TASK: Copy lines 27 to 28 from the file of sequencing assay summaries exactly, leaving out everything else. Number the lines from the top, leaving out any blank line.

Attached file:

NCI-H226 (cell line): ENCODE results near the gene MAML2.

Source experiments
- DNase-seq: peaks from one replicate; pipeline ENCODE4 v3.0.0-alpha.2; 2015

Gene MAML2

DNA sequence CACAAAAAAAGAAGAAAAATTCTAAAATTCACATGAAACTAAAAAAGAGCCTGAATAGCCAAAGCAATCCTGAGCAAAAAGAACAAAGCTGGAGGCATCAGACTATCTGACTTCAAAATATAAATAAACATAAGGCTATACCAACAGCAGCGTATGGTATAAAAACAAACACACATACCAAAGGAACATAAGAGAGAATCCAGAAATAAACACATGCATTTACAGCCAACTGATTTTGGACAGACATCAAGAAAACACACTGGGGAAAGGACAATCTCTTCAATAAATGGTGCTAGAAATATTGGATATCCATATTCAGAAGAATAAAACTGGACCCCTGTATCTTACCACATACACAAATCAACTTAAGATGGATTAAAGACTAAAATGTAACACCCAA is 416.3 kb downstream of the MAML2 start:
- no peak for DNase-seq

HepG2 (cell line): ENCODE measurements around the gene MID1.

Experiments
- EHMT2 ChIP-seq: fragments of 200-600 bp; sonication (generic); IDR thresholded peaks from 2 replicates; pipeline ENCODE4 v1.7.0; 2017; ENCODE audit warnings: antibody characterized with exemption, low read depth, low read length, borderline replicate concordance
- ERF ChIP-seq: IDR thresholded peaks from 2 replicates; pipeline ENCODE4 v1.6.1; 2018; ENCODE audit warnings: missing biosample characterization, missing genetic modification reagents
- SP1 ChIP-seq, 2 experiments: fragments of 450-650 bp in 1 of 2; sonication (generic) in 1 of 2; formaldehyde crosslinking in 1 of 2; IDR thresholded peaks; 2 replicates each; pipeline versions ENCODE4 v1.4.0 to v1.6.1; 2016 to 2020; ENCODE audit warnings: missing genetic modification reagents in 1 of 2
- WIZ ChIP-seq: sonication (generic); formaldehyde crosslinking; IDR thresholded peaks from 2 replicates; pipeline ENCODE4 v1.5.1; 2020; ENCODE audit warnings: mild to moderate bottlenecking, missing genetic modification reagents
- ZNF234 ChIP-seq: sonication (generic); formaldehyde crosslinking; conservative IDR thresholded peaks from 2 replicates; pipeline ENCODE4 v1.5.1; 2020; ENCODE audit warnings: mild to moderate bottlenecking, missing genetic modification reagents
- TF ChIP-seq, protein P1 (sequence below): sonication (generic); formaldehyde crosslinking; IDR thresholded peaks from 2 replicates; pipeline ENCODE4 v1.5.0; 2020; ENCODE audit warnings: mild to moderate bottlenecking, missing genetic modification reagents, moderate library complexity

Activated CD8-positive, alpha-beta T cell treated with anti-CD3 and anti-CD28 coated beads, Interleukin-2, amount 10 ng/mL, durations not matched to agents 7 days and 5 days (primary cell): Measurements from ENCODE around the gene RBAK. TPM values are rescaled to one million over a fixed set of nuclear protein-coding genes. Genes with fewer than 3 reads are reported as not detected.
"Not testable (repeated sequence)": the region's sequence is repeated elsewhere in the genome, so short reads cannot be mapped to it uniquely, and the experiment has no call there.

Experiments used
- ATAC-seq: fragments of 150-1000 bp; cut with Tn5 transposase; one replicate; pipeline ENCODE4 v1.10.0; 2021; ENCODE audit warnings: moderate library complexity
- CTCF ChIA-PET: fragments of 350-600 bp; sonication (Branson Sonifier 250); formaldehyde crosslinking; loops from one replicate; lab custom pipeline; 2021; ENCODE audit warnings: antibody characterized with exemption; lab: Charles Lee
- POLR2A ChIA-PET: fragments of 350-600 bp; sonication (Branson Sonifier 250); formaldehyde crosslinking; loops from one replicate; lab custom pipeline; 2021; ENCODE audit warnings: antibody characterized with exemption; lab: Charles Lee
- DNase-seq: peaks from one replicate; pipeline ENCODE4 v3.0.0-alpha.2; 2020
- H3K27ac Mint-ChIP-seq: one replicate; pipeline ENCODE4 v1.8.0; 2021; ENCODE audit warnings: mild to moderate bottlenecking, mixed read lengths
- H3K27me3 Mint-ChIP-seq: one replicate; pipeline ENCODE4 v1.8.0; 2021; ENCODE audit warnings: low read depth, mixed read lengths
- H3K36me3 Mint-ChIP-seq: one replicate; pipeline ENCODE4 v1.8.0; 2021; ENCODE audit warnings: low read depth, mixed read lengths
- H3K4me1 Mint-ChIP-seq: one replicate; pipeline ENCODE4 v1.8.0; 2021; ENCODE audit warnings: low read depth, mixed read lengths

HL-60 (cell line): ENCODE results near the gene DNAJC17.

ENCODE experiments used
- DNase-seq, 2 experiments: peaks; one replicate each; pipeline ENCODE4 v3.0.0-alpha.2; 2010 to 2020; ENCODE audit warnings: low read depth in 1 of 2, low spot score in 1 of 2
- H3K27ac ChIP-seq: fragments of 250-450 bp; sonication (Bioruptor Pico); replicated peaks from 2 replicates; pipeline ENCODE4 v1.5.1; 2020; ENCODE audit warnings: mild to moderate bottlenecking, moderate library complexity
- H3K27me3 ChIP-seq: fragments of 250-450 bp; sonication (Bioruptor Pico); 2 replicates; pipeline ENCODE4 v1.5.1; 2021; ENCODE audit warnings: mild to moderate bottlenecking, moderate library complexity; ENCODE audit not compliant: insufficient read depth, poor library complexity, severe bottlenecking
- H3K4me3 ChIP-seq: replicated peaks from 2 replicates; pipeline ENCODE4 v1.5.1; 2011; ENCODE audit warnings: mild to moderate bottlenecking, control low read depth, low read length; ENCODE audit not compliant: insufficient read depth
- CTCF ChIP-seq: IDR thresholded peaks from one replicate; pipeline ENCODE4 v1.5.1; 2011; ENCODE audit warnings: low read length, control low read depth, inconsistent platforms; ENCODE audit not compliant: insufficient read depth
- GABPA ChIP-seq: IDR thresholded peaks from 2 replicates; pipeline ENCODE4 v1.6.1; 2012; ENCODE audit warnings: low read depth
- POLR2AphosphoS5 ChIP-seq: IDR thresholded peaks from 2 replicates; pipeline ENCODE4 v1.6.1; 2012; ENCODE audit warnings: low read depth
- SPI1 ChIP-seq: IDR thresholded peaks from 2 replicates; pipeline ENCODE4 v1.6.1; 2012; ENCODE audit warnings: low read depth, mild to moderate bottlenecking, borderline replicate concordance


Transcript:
ENCODE experiments used
- DNase-seq, 2 experiments: peaks; one replicate each; pipeline ENCODE4 v3.0.0-alpha.2; 2010 to 2020; ENCODE audit warnings: low read depth in 1 of 2, low spot score in 1 of 2